Often unmentioned in the press is the other, benevolent and accredited majority of medical professionals whose global marketing strategy may foreshadow the future of healthcare.
Many would counter that the above procedures are cheaper due to their lower quality. However, investigations have repeatedly found that an increasing number of foreign hospitals perfectly conform to Western standards. So far, over 600 hospitals and clinics have received accreditation from the US-based Joint Commission International (JCI). This should never have come as a surprise given that 25% of doctors practicing in the US graduated abroad, many of them from medical schools located in developing countries.
Medical tourism is not a short-term fad we should discredit out of unsubstantiated fear: it is a golden opportunity we can’t afford not to regulate. Beyond the benefits it offers to its foreign patients, medical tourism can also foster development in local communities. The steady revenue garnered from foreign patients can be re-directed towards local health infrastructures.
By virtue of treating individuals from “developed nations”, foreign hospitals also gain prestige and stand a higher chance when applying for funds or grants. Furthermore, the World Bank has found that this increase in international recognition has started to reverse the “brain drain” process as local doctors working abroad return home.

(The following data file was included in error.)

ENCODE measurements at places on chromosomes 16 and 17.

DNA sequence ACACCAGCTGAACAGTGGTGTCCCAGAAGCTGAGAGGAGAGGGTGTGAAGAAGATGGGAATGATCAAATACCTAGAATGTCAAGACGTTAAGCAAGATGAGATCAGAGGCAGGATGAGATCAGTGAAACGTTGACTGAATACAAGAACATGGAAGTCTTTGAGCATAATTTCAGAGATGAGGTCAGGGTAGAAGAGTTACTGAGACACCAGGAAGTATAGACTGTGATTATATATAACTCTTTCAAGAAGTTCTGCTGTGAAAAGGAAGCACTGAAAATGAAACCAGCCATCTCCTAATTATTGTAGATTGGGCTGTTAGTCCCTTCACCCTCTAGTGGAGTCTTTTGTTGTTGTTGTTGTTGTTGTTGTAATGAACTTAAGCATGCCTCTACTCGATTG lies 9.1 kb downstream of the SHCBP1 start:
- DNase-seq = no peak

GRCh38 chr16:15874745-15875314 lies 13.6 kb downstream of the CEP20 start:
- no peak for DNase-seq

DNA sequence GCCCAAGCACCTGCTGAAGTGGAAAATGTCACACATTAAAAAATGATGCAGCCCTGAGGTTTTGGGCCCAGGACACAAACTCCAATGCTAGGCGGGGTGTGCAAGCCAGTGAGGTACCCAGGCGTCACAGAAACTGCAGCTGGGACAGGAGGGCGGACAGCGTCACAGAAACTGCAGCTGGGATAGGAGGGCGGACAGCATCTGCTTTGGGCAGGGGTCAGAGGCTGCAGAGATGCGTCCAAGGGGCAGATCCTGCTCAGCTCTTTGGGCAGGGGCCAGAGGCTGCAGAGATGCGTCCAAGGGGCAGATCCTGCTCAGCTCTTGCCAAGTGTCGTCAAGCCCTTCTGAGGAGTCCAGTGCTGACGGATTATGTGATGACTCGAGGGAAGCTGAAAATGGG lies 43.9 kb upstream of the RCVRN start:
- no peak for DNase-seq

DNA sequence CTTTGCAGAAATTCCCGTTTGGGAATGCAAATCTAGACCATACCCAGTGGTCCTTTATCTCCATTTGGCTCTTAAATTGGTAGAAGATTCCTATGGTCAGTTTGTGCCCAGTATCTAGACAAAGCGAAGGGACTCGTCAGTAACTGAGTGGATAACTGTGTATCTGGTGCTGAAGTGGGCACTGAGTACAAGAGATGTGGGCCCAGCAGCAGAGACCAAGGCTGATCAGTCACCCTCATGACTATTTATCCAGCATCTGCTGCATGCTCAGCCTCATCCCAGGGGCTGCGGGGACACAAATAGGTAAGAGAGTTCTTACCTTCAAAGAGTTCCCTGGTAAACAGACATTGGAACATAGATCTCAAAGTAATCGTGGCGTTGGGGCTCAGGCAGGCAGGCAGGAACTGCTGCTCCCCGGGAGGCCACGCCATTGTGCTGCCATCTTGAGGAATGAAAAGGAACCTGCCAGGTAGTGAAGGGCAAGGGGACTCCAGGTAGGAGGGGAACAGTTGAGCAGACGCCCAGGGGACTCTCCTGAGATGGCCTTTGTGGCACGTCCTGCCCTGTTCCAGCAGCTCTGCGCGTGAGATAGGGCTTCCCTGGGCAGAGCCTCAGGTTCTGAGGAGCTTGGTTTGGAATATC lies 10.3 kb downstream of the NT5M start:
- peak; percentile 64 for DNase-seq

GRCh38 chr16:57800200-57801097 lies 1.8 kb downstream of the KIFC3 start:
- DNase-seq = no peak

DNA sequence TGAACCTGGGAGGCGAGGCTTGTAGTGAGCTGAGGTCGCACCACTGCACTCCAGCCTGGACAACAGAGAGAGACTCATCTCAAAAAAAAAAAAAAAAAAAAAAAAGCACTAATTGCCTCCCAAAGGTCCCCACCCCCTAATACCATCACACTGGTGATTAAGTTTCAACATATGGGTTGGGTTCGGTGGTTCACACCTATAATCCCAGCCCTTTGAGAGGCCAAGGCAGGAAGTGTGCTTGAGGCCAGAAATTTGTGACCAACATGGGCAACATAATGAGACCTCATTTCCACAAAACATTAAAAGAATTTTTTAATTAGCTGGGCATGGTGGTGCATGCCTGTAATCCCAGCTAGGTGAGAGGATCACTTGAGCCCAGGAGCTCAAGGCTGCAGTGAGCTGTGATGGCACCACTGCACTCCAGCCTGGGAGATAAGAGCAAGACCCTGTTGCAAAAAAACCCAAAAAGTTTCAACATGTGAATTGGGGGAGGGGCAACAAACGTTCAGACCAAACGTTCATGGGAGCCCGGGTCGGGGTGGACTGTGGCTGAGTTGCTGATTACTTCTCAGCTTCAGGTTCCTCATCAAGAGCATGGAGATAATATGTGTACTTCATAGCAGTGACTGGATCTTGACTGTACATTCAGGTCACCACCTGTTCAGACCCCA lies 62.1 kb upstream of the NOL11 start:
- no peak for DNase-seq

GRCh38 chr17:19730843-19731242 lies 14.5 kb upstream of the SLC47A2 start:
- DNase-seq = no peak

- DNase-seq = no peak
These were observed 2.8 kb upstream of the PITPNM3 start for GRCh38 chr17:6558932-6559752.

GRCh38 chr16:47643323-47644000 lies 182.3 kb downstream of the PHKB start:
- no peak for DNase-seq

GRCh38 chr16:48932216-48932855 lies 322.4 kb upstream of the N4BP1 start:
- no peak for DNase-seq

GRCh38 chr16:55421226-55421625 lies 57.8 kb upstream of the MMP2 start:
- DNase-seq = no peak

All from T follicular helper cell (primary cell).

For developed countries, opening up the healthcare market could reduce the mammoth price inflation recently witnessed by patients nationwide. In countries such as the US, health inflation has consistently outpaced economic growth, a gap in part due to the staggering amount of power held by for-profit insurance and drug companies. To expose the latter entities to an internationally competitive market would drive domestic prices down and increase overall efficiency, as many have already argued.
Most of the industry’s true shortcomings come from a lack of international oversight. One can easily predict how medical tourism would lend itself to the advertisement and undertaking of dangerous, morally ambiguous procedures. However, existing platforms such as the World Health Organisation could be used to penalise market fraud, monitor reports of abuse and prevent slippery moral slopes. One might even imagine their organising different regions into different areas of specialisation, incentivising efficient trade without the traditional risk of causing domestic discrepancies.
In the long term, medical tourism could even mark the first, baby step towards a truly universal healthcare system now able to tackle global threats. Once accredited, hospitals are able to join an internationally endorsed platform for cooperation. Their increased communication and harmonised standards would improve their ability to jointly combat an emerging epidemic — an ability many believe could have single-handedly prevented past outbreaks. Furthermore, the worldwide use of one, agreed upon, closely monitored treatment would prevent the disease at hand from becoming antibiotic resistant.
These are not changes that can happen overnight, in the next few years, or even in the next few decades. However, as our global interconnectedness flourishes, we simply cannot afford to treat any given field in an isolated manner — healthcare included. The greater the frequency with which resistant bacterias vacation around the globe, the weaker our ability not to consider healthcare globalisation.